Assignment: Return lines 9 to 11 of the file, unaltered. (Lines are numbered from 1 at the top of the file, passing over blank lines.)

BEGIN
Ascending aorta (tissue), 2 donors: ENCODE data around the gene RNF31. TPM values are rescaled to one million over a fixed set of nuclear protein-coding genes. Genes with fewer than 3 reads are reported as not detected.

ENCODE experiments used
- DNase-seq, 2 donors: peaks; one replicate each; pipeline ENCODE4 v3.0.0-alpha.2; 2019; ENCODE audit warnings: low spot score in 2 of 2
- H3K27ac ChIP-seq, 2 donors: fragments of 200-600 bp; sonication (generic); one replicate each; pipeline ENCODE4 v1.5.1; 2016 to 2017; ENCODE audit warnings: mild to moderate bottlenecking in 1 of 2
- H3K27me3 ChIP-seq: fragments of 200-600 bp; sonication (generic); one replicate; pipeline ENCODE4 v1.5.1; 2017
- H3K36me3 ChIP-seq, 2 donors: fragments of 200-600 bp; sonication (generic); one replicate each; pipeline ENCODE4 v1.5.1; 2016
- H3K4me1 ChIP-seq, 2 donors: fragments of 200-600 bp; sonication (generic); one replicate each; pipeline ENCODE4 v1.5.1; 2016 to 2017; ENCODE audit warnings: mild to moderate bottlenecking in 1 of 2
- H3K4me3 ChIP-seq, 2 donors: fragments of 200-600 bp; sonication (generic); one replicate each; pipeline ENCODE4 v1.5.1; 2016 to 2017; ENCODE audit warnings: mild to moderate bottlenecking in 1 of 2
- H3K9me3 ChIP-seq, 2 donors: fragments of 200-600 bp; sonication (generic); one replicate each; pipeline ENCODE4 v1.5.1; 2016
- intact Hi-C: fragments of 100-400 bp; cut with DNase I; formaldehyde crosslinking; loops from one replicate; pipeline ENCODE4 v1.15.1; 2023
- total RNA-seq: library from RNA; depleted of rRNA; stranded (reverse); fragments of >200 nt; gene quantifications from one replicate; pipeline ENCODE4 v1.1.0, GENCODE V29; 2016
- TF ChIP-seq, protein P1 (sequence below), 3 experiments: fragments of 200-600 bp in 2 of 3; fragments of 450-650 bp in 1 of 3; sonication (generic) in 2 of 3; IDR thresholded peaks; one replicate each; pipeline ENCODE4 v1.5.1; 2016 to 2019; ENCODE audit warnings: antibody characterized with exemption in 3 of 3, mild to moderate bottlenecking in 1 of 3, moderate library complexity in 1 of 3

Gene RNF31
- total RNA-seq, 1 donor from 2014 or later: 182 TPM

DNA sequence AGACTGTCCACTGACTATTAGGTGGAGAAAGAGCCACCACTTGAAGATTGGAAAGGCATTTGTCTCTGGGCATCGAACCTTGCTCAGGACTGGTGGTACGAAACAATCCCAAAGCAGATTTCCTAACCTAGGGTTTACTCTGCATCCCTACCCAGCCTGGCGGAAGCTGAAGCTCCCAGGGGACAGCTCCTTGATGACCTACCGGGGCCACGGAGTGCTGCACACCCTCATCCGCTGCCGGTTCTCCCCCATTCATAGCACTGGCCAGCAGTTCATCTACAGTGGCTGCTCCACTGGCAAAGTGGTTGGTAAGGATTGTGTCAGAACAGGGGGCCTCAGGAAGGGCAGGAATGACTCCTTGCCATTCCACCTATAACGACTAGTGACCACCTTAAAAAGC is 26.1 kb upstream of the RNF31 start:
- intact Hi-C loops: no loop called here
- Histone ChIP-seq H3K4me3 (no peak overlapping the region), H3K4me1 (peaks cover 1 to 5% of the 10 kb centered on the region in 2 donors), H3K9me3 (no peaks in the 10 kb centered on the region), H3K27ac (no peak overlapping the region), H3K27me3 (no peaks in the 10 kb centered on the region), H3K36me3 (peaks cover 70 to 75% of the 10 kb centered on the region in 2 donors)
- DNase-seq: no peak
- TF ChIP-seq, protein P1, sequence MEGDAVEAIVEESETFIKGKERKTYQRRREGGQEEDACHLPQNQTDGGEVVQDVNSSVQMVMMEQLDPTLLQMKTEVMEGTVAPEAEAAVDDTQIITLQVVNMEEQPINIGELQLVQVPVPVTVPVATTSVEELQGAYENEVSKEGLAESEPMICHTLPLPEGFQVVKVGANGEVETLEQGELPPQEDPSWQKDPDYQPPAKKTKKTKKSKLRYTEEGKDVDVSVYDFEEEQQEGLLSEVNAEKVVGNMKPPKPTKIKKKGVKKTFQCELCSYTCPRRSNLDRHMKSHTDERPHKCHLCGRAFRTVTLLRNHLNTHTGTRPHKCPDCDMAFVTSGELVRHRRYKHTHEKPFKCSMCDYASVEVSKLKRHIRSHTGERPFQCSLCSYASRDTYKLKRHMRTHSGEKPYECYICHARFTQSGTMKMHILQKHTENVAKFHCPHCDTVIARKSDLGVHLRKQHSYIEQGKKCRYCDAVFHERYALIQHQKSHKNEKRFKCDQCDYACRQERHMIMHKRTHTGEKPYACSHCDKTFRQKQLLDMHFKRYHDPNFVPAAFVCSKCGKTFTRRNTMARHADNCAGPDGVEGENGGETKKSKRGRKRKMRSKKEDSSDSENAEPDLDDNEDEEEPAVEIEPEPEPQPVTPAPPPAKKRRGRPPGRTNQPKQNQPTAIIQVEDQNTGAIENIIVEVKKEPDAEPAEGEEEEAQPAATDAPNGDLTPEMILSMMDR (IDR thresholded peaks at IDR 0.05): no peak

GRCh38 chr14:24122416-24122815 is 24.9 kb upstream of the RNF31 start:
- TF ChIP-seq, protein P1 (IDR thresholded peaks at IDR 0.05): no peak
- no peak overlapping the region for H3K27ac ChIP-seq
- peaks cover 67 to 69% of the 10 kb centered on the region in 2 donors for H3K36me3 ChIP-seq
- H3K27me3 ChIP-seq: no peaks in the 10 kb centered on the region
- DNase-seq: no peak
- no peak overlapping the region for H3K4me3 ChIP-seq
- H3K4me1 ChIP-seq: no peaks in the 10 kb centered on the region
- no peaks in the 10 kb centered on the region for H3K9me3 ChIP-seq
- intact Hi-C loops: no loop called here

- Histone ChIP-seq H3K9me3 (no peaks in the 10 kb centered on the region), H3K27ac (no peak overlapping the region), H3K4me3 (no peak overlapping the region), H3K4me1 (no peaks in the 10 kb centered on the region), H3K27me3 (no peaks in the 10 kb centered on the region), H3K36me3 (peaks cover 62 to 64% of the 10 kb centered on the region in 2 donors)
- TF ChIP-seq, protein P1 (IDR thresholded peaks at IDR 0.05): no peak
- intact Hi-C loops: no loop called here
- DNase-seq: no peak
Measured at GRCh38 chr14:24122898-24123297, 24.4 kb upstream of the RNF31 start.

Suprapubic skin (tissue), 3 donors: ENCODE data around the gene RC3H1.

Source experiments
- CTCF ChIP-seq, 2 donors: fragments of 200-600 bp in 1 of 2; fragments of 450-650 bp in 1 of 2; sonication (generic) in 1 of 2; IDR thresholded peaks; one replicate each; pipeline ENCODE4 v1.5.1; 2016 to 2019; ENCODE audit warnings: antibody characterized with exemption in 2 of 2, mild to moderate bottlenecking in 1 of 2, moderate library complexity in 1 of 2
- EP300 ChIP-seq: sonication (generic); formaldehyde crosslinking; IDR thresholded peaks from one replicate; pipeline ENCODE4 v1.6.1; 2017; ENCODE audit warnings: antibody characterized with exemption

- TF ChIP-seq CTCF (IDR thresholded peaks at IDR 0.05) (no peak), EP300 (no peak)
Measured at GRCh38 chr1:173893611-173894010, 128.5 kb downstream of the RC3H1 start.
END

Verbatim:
- H3K9me3 ChIP-seq, 2 donors: fragments of 200-600 bp; sonication (generic); one replicate each; pipeline ENCODE4 v1.5.1; 2016
- intact Hi-C: fragments of 100-400 bp; cut with DNase I; formaldehyde crosslinking; loops from one replicate; pipeline ENCODE4 v1.15.1; 2023
- total RNA-seq: library from RNA; depleted of rRNA; stranded (reverse); fragments of >200 nt; gene quantifications from one replicate; pipeline ENCODE4 v1.1.0, GENCODE V29; 2016